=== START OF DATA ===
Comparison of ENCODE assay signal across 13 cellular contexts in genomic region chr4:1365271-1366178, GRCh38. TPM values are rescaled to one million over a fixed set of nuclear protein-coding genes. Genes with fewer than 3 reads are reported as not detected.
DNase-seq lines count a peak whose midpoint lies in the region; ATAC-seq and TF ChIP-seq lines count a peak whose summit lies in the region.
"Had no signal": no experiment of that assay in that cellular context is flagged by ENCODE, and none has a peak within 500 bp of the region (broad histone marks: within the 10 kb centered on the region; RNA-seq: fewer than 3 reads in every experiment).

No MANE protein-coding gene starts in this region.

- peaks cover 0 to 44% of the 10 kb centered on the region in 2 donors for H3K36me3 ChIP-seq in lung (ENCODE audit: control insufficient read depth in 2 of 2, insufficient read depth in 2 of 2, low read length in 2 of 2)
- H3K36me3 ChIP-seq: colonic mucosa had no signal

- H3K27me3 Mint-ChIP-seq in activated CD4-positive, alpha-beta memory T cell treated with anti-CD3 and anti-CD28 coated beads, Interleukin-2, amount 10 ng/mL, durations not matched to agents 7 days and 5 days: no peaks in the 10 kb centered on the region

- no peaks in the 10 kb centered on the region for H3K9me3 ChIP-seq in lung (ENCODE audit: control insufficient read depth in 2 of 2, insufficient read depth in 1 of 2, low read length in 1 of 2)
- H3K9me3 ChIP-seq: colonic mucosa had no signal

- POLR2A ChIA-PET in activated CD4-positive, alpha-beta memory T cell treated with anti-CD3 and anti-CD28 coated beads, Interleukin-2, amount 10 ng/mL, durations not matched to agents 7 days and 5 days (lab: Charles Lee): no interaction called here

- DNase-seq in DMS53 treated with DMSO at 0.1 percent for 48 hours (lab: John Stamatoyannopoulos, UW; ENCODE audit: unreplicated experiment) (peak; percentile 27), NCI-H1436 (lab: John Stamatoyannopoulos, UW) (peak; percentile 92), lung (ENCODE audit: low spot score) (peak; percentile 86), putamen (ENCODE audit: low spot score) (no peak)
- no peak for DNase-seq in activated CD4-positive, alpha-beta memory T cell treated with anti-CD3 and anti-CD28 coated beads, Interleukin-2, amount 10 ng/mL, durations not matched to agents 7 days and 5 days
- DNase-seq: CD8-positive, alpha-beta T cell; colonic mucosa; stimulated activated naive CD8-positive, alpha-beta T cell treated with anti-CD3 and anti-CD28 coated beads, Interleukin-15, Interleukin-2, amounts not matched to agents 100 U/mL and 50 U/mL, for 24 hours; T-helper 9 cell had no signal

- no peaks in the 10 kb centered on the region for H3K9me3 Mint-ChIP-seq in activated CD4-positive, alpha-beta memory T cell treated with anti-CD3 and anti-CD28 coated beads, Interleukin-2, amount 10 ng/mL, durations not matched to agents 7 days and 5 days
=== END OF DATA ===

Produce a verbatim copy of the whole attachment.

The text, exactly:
Comparison of ENCODE assay signal across 13 cellular contexts in genomic region chr4:1365271-1366178, GRCh38. TPM values are rescaled to one million over a fixed set of nuclear protein-coding genes. Genes with fewer than 3 reads are reported as not detected.
DNase-seq lines count a peak whose midpoint lies in the region; ATAC-seq and TF ChIP-seq lines count a peak whose summit lies in the region.
"Had no signal": no experiment of that assay in that cellular context is flagged by ENCODE, and none has a peak within 500 bp of the region (broad histone marks: within the 10 kb centered on the region; RNA-seq: fewer than 3 reads in every experiment).

No MANE protein-coding gene starts in this region.

- peaks cover 0 to 44% of the 10 kb centered on the region in 2 donors for H3K36me3 ChIP-seq in lung (ENCODE audit: control insufficient read depth in 2 of 2, insufficient read depth in 2 of 2, low read length in 2 of 2)
- H3K36me3 ChIP-seq: colonic mucosa had no signal

- H3K27me3 Mint-ChIP-seq in activated CD4-positive, alpha-beta memory T cell treated with anti-CD3 and anti-CD28 coated beads, Interleukin-2, amount 10 ng/mL, durations not matched to agents 7 days and 5 days: no peaks in the 10 kb centered on the region

- no peaks in the 10 kb centered on the region for H3K9me3 ChIP-seq in lung (ENCODE audit: control insufficient read depth in 2 of 2, insufficient read depth in 1 of 2, low read length in 1 of 2)
- H3K9me3 ChIP-seq: colonic mucosa had no signal

- POLR2A ChIA-PET in activated CD4-positive, alpha-beta memory T cell treated with anti-CD3 and anti-CD28 coated beads, Interleukin-2, amount 10 ng/mL, durations not matched to agents 7 days and 5 days (lab: Charles Lee): no interaction called here

- DNase-seq in DMS53 treated with DMSO at 0.1 percent for 48 hours (lab: John Stamatoyannopoulos, UW; ENCODE audit: unreplicated experiment) (peak; percentile 27), NCI-H1436 (lab: John Stamatoyannopoulos, UW) (peak; percentile 92), lung (ENCODE audit: low spot score) (peak; percentile 86), putamen (ENCODE audit: low spot score) (no peak)
- no peak for DNase-seq in activated CD4-positive, alpha-beta memory T cell treated with anti-CD3 and anti-CD28 coated beads, Interleukin-2, amount 10 ng/mL, durations not matched to agents 7 days and 5 days
- DNase-seq: CD8-positive, alpha-beta T cell; colonic mucosa; stimulated activated naive CD8-positive, alpha-beta T cell treated with anti-CD3 and anti-CD28 coated beads, Interleukin-15, Interleukin-2, amounts not matched to agents 100 U/mL and 50 U/mL, for 24 hours; T-helper 9 cell had no signal

- no peaks in the 10 kb centered on the region for H3K9me3 Mint-ChIP-seq in activated CD4-positive, alpha-beta memory T cell treated with anti-CD3 and anti-CD28 coated beads, Interleukin-2, amount 10 ng/mL, durations not matched to agents 7 days and 5 days